safety first’ mentality continues to drive corporate management, says Psigma’s Tim Gregory

Tim Gregory, head of Global Equities at Psigma Investment Management, says that investors may benefit from the focus on paying off debt that has been the target of companies around the world in recent years.

Roughly 20% of the S&P 500 earnings have now been reported and as has been customary in recent years the vast majority of companies are beating expectations.

Back in 2009 when the world fell into the “great recession” at the trough of the global financial crisis, many companies prepared their business for the possibility of not just a deep recession, but also a prolonged depression. Four years later, it strikes me that management attitudes are still deeply locked into a “safety first” mode that continues to restrain capital spending projects. This should not be a surprise to anyone given the continual apparent determination of politicians to take us to the brink of disaster before doing what is necessary to keep the global economy ticking over, albeit at a very subdued rate.

Whilst earnings regularly beat, the picture for sales growth is less rosy. I cannot recall the number of times I have written “earnings beat, revenue miss” in my daily notes, but this has been a constant theme in recent quarters. In the aftermath of the financial crisis many smart economic scribes wrote that the “new normal” would be low growth for which there would be no quick fix whatever the central banks threw at the situation. That prediction seems to be truer than ever today as recent economic data has been at best soggy and reporting companies talk of a very sluggish environment particularly in manufacturing.

By focusing on a high level of capital discipline company management has been able to drive high margins that have been sustained despite a lack of top line growth and against all the expectations of the more pessimistic market commentators. Corporate debt has been massively reduced and now shareholders are starting to reap the rewards of this more disciplined environment.

Apple revealed its first quarterly profit drop in ten years earlier this week, but it was able to appease shareholders with a 15% rise in the ordinary dividend and a plan to buyback $100bn of shares through 2015. As a result the stock price reaction yesterday divided investors between those who still want to invest in Apple for its innovation and growth prospects and those investors for whom the search for income has become more difficult and some would say more dangerous, as yields on sovereign bonds and high yield credit shrink to ever less appealing levels. Of course being an equities bloke I am always biased, but I would rather buy a stock yielding 3% and growing its dividend, with a ton of cash in its balance sheet; than invest in Japanese government bonds yielding 0.57% with debt of over 200% of GDP and a central bank who have informed us that planned inflation will hopefully reach 2% in the future.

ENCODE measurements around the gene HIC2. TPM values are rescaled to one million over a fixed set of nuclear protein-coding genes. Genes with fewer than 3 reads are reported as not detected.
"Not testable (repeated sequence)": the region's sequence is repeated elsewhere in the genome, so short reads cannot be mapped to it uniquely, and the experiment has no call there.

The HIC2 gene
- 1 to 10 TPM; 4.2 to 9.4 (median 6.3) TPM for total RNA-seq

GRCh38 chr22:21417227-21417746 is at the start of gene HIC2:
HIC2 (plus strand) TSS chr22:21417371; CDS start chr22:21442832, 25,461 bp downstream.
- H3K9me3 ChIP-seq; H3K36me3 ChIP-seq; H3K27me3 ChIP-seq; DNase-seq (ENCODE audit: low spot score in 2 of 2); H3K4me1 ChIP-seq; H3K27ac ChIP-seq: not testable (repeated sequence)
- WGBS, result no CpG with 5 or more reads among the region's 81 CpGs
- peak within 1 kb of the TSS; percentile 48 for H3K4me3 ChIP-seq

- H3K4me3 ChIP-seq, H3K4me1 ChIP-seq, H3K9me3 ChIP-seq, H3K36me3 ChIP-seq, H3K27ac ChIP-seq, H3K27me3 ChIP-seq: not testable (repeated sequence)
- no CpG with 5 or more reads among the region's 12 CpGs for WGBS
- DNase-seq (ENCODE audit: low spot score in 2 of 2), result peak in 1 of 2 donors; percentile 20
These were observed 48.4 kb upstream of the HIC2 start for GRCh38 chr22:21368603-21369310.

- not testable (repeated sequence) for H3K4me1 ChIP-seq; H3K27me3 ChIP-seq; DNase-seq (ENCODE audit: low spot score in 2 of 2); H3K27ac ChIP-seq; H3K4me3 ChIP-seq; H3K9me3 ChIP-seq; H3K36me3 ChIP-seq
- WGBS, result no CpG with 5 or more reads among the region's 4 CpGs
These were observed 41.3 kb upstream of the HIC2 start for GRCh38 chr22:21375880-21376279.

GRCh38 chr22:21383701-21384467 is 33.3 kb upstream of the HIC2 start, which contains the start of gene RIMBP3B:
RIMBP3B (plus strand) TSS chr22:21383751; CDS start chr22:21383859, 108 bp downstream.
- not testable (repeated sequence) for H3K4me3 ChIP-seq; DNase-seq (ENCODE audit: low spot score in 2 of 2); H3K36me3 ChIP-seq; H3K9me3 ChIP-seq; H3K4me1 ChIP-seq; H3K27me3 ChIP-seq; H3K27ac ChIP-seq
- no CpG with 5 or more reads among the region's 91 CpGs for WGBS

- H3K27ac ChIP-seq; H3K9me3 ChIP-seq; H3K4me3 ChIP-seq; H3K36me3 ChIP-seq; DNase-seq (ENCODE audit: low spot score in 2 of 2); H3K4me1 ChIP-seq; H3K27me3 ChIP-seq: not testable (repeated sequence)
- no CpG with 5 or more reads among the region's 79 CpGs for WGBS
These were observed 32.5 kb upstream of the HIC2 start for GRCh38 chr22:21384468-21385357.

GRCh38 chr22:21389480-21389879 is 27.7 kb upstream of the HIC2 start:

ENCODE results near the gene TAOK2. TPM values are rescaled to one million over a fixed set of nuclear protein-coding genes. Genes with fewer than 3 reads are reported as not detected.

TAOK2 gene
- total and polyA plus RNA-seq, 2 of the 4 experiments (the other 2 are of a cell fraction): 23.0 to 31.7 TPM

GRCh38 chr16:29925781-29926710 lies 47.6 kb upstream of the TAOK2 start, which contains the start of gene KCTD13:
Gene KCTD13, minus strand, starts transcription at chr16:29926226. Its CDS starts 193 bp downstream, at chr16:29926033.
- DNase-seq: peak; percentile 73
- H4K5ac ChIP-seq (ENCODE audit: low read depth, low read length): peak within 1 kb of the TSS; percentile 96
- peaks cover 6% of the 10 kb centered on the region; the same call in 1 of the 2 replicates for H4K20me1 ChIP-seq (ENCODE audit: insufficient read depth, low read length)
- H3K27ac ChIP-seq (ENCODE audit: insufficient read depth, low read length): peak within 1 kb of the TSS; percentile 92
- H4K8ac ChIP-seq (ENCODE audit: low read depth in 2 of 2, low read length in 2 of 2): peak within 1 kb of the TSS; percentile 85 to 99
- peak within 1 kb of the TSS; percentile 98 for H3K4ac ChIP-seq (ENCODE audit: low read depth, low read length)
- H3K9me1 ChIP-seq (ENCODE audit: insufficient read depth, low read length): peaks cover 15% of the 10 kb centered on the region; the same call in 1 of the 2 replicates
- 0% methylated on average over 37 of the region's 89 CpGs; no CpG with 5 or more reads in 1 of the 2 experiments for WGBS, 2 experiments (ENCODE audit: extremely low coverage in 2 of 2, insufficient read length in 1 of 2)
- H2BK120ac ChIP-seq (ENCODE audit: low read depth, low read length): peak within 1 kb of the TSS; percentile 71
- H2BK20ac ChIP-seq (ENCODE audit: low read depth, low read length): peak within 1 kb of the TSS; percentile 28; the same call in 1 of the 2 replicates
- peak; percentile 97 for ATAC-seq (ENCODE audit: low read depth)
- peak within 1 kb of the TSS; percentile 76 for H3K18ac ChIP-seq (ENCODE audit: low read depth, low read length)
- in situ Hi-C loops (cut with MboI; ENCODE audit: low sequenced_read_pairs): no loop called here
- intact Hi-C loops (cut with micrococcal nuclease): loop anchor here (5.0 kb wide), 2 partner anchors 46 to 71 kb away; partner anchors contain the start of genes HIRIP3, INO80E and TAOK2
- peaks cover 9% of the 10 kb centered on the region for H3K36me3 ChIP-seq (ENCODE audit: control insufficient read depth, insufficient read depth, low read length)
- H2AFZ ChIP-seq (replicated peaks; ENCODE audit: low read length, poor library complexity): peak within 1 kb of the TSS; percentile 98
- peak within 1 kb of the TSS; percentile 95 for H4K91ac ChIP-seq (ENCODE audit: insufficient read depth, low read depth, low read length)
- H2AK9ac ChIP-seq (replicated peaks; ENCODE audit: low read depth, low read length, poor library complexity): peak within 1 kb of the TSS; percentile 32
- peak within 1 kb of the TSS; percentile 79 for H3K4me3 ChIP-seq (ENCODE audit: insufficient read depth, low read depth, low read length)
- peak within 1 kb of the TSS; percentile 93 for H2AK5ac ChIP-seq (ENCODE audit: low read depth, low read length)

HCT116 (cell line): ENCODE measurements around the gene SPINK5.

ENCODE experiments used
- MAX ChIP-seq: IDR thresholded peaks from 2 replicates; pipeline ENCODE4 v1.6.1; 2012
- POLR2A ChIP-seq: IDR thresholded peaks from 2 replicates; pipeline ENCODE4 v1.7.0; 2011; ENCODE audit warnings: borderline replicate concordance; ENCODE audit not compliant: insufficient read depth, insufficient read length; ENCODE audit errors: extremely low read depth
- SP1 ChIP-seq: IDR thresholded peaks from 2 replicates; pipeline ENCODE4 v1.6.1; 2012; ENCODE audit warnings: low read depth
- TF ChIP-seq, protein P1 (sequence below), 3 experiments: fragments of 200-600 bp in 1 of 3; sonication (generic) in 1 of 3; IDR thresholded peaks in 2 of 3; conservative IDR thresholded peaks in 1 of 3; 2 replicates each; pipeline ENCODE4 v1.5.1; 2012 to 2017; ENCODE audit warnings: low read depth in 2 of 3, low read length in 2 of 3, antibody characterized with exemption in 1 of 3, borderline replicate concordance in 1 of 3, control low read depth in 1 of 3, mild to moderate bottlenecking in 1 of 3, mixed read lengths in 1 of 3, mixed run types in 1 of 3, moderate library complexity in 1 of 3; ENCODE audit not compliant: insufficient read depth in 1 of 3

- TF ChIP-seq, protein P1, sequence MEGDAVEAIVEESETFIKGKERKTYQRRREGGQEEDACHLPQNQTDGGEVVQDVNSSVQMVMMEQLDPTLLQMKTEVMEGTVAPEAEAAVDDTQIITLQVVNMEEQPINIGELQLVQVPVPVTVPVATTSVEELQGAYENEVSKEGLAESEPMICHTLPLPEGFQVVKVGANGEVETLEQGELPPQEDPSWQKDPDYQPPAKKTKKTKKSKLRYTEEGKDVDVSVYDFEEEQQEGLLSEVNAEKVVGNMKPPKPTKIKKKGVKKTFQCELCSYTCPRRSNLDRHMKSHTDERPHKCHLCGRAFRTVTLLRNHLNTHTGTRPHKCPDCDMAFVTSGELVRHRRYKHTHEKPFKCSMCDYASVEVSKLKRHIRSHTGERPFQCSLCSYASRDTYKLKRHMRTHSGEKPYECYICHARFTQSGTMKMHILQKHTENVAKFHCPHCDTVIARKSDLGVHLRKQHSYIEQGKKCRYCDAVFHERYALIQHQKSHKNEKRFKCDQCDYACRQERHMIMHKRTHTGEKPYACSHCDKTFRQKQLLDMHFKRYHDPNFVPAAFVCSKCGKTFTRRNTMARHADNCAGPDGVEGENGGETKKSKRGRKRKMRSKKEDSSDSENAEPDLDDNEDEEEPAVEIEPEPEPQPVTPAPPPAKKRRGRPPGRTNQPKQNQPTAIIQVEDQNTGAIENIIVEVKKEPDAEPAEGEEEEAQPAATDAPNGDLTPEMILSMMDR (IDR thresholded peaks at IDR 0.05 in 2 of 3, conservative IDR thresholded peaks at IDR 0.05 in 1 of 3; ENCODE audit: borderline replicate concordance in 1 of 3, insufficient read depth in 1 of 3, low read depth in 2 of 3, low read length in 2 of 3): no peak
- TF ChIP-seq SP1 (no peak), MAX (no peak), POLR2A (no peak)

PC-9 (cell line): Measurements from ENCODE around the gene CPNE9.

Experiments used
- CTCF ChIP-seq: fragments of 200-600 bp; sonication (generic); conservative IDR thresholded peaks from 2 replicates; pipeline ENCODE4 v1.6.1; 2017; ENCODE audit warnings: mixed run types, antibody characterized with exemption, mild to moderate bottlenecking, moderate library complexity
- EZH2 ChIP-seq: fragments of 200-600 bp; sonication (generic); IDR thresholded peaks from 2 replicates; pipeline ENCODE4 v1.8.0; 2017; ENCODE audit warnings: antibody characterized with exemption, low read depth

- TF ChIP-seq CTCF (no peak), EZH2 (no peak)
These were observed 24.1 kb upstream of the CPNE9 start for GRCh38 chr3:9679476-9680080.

Talking of Japan, after such a power packed run company results need to match the new expectations created from the benefit of a material devaluation of the yen. Mitsubishi Motors shares soared 20% yesterday when the car manufacturer announced that profits would be way ahead of expectations. Canon on the other hand raised guidance, but was unable to meet the market’s already upgraded expectations and the shares fell 7%. However, the additional factor that is very supportive for Japanese stocks is also the strength of company balance sheets that have been accumulating cash and paying off debt through the long dark days of deflation and an ever appreciating yen.

Psigma’s view of the world is that equities remain our favoured asset class for the foreseeable future. This is not because we suddenly see a new era of global economic growth, but more because we expect the environment to remain challenging and hindered by constant political dithering. In that environment we expect companies to continue to grow their earnings at a rate that will continue to encourage dividend growth, share buybacks and debt repayment, which are all supportive of long-term equity market valuations.


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